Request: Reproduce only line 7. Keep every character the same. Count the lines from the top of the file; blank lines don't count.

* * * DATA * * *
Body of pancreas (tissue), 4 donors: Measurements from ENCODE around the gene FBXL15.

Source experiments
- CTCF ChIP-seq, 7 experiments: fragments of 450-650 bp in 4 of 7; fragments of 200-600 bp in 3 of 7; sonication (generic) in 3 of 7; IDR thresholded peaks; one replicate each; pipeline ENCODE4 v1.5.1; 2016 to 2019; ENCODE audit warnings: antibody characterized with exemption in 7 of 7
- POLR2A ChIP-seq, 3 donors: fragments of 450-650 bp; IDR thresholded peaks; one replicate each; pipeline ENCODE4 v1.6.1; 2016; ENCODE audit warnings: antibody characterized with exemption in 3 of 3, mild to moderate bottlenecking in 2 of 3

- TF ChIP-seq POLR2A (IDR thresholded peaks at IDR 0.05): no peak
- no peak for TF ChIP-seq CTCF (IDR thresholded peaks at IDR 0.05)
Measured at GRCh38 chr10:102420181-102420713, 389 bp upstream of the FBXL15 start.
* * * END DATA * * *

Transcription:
Measured at GRCh38 chr10:102420181-102420713, 389 bp upstream of the FBXL15 start.